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Khan - Space Shanty CD (album) cover

SPACE SHANTY

Khan

 

Canterbury Scene

4.29 | 437 ratings

From Progarchives.com, the ultimate progressive rock music website

RickStartin
3 stars This is one of the first prog albums I ever heard, and I fell in love with it from the start. My interest was engaged at the time by the advert for it in Melody Maker, which consisted of a cartoon story showing Steve Hillage being booted out of Kent University for spending his time fishing rather than studying (this meant I wasn't too confused when the theme was revived in Fish Rising). On reflection, it probably isn't quite as good as I thought it was all those (30+!) years ago, but it's still worth a listen for anyone interested in prog, Canterbury, jazz fusion or (particularly) Hillage. Khan was very much Hillage's vehicle, and the album was largely composed by him, so it is of interest to any fan of his.

What's most noticeable to anyone familiar with his later work is how all the trademark elements of Hillage's sound (echo, gracefully beautiful melody lines, blistering solos etc.) are already in place on this, the first record he ever made. There is more variety here than later, where he came to concentrate entirely on either the mixolydian mode or Arabic scales - there are also minor, blues and diminished passages here, most of which disappeared after Fish Rising, of which more anon. Indeed, variety (possibly too much of it) is the keynote here.

To get the downside out of the way first - the lyrics are terrible (the first two lines on the album are "I need you and you need me, also I need to be free" - and it doesn't get much better after that) and the vocals are awful as well. Anyone familiar with Hillage knows that he's got a silly little voice, but it's a joy to listen to compared with the operatic bellow of bassist Nick Greenwood, who takes most of the lead vocals. He's technically a "proper" singer, but sounds grating, which just goes to show how unimportant having a classically "good" voice is. However, he's a fine and tasteful bass player, and luckily most of the time the instrumental side of the band is to the fore.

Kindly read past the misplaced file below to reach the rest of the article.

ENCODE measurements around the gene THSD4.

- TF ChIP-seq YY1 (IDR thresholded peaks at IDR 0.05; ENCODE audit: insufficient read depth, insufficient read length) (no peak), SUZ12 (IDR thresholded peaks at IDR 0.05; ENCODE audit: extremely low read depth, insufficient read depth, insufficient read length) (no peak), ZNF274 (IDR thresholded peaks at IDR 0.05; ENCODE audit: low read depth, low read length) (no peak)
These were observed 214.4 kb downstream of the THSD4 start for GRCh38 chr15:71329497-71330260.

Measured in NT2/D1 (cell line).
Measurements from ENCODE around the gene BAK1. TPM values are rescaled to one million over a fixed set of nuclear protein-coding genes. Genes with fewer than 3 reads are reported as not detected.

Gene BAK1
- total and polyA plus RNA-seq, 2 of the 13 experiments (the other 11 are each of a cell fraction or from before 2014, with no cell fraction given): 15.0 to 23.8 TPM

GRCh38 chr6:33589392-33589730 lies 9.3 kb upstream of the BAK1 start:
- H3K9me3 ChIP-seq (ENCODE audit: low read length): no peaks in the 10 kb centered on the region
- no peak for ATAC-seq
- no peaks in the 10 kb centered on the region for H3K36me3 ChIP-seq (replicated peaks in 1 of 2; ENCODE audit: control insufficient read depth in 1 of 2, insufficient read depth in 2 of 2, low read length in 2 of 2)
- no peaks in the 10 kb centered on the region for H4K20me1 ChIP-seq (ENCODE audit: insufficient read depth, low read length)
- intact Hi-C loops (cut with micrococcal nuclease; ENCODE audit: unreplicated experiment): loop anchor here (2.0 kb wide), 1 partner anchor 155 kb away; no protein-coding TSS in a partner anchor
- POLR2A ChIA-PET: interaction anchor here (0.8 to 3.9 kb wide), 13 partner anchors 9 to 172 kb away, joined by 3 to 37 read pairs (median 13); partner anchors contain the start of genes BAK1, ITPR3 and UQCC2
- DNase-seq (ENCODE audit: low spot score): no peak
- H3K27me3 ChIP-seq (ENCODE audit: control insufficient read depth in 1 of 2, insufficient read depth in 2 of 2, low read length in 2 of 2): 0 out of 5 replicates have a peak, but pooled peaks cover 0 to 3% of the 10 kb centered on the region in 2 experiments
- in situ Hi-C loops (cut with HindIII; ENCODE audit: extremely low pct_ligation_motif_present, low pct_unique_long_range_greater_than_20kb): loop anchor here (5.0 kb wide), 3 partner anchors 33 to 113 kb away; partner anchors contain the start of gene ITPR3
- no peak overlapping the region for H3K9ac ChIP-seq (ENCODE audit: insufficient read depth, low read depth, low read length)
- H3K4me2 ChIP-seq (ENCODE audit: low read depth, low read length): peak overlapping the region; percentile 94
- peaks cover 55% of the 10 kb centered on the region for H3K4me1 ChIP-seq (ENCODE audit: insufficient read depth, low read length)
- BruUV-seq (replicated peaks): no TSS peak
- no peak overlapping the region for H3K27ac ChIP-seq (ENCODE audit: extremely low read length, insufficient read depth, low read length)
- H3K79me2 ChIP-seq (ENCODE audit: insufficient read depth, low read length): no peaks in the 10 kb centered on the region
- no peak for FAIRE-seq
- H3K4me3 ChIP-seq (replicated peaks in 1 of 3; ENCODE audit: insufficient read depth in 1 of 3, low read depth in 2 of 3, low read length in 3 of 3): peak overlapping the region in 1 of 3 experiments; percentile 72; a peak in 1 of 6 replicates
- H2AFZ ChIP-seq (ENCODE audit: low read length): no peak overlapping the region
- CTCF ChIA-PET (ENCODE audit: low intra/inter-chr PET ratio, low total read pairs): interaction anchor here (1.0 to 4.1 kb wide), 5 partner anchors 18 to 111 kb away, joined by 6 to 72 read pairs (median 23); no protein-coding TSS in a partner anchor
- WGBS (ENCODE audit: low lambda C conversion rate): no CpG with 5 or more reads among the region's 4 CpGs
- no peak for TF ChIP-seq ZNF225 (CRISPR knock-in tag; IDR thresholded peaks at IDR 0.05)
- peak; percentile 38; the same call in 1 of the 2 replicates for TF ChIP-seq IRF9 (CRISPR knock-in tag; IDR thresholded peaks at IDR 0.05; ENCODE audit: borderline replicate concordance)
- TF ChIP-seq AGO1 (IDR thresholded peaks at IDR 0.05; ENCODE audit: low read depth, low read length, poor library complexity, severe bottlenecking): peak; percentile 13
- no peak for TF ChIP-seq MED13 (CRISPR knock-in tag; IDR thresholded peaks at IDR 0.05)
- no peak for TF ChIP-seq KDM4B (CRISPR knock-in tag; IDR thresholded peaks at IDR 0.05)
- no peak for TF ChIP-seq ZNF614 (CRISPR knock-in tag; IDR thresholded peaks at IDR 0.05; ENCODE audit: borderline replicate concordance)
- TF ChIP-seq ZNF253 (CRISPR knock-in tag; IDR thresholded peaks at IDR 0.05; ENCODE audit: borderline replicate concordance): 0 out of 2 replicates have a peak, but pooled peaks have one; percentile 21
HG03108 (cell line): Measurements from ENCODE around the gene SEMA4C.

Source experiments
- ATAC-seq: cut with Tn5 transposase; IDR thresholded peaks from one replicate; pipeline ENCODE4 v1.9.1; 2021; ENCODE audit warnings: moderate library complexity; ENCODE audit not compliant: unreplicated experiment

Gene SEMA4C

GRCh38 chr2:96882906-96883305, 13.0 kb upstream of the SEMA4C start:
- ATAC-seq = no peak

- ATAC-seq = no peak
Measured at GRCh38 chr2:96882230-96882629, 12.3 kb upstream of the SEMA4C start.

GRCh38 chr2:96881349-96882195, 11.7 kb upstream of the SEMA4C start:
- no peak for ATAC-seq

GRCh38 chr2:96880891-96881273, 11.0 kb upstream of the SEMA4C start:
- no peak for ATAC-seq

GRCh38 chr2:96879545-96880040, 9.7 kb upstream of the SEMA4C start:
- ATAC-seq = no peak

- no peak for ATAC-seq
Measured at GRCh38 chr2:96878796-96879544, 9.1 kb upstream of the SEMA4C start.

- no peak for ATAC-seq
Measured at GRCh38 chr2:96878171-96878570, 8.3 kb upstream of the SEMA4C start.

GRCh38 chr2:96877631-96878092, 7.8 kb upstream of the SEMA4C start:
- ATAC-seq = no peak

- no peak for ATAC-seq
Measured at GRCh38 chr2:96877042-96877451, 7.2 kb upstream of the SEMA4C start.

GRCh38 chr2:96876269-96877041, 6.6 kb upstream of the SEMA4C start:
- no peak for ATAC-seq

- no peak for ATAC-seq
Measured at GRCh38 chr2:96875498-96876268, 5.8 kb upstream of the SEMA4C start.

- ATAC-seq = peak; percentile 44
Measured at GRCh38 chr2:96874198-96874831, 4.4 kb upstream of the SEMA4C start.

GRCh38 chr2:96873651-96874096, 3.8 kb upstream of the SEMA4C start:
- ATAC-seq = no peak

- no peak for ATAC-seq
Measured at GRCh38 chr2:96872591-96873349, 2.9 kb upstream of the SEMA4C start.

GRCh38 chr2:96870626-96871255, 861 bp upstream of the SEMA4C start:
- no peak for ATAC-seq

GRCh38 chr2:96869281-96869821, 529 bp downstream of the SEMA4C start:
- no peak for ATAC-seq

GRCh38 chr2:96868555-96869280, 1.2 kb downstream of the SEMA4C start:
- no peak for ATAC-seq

The music itself is a breathless kaleidoscope of contrasts, time-signature changes, mood switches from tinkling jazzy phrases to full-on hard rock and all points in between. The band itself negotiates the complex material with amazing aplomb for such young musicians, the rhythm section of Greenwood and drummer Eric Peachey (whatever happened to them?) marking the changes coolly and precisely, and Hillage and guest keyboard player Dave Stewart trading licks, written melodies and improvised passages over them. Yes, it's overdone - sometimes you just want to hear the band groove for a while - but that should be put down to youthful ambition rather than criticised too severely. There are many moments of great beauty, some silly bits (this is Canterbury after all!) and some fine rocking passages as well. My favourite tracks are "Driving to Amsterdam", which alternates jazzy 13/8 instrumental passages with slow dreamy 4/4 verses (thankfully sung by Hillage!) and heavy rock choruses, and "Mixed Up Man of the Mountains", which segues from the previous track via a beautiful key change and then starts with a fast picking pattern that is a clear precursor to the intro to Fish Rising's "Solar Musick Suite".

Indeed, "Solar Musick Suite" and Fish Rising in general are the nearest reference points for anyone who hasn't heard this album before. The interplay between Hillage and Stewart, the complex writing and time-signatures, the contrasts between heavy and spacey passages and the fluid guitar work are all present here. The later album is superior in almost all respects, and also benefits from Tim Blake's wonderful synth colourings, but that doesn't mean that this is a bad album at all (particularly when considered as a historical document). In conclusion, this is highly recommended to anyone who likes Fish Rising, the Canterbury sound or just hearing complex and ambitious music well played - and it's surprisingly accessible too. Oh, and it should also appeal to anyone who likes Focus, particularly "Eruption" from Moving Waves: the guitar/organ interplay is very similar at times.

As this is my first contribution on here, I'd also like to say - Great Website!

| 3/5 |

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